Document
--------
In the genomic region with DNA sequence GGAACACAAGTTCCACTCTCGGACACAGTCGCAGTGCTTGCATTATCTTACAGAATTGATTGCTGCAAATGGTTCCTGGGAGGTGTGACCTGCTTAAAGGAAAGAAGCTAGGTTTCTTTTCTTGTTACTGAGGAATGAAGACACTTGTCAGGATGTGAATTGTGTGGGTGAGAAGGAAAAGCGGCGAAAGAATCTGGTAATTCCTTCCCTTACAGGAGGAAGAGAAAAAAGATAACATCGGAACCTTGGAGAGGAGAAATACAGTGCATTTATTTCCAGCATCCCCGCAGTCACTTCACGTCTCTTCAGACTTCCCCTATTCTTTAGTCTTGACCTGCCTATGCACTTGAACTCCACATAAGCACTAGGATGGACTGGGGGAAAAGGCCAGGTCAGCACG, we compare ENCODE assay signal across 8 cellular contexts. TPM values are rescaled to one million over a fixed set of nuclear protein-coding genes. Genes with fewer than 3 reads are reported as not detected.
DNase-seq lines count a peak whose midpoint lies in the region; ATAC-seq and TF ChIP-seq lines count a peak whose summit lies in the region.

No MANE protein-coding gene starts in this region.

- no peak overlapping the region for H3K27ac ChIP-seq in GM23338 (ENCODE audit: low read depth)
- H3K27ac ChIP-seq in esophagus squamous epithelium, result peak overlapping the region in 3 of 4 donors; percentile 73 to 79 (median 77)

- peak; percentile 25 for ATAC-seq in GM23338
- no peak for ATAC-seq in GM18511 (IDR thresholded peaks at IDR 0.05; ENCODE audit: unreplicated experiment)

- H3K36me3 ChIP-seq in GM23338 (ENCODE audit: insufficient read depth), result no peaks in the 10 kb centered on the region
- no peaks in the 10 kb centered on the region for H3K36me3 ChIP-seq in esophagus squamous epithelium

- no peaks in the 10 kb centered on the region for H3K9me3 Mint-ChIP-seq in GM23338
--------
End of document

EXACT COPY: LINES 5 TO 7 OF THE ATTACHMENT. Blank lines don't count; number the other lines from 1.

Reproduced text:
- H3K27ac ChIP-seq in esophagus squamous epithelium, result peak overlapping the region in 3 of 4 donors; percentile 73 to 79 (median 77)

- peak; percentile 25 for ATAC-seq in GM23338
- no peak for ATAC-seq in GM18511 (IDR thresholded peaks at IDR 0.05; ENCODE audit: unreplicated experiment)